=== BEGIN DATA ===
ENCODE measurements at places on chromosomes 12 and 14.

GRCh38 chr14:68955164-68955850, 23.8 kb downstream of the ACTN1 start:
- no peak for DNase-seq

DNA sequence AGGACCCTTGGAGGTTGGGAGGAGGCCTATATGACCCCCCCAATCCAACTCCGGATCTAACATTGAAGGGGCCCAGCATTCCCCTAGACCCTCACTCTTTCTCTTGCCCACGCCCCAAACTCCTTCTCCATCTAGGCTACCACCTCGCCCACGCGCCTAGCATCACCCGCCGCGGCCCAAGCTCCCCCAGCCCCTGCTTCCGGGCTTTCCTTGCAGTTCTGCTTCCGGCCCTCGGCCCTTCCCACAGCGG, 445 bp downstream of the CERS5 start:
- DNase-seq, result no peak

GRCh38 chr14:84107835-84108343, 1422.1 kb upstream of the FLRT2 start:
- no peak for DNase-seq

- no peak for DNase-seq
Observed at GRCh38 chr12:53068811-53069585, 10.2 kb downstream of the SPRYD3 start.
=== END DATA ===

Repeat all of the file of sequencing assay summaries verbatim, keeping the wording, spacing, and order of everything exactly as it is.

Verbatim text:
ENCODE measurements at places on chromosomes 12 and 14.

GRCh38 chr14:68955164-68955850, 23.8 kb downstream of the ACTN1 start:
- no peak for DNase-seq

DNA sequence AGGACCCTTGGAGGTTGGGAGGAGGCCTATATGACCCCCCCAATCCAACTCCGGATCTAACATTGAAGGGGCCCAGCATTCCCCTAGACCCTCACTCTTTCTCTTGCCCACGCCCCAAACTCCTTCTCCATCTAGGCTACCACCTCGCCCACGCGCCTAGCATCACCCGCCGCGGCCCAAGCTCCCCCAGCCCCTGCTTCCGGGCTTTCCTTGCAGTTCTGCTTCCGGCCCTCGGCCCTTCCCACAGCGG, 445 bp downstream of the CERS5 start:
- DNase-seq, result no peak

GRCh38 chr14:84107835-84108343, 1422.1 kb upstream of the FLRT2 start:
- no peak for DNase-seq

- no peak for DNase-seq
Observed at GRCh38 chr12:53068811-53069585, 10.2 kb downstream of the SPRYD3 start.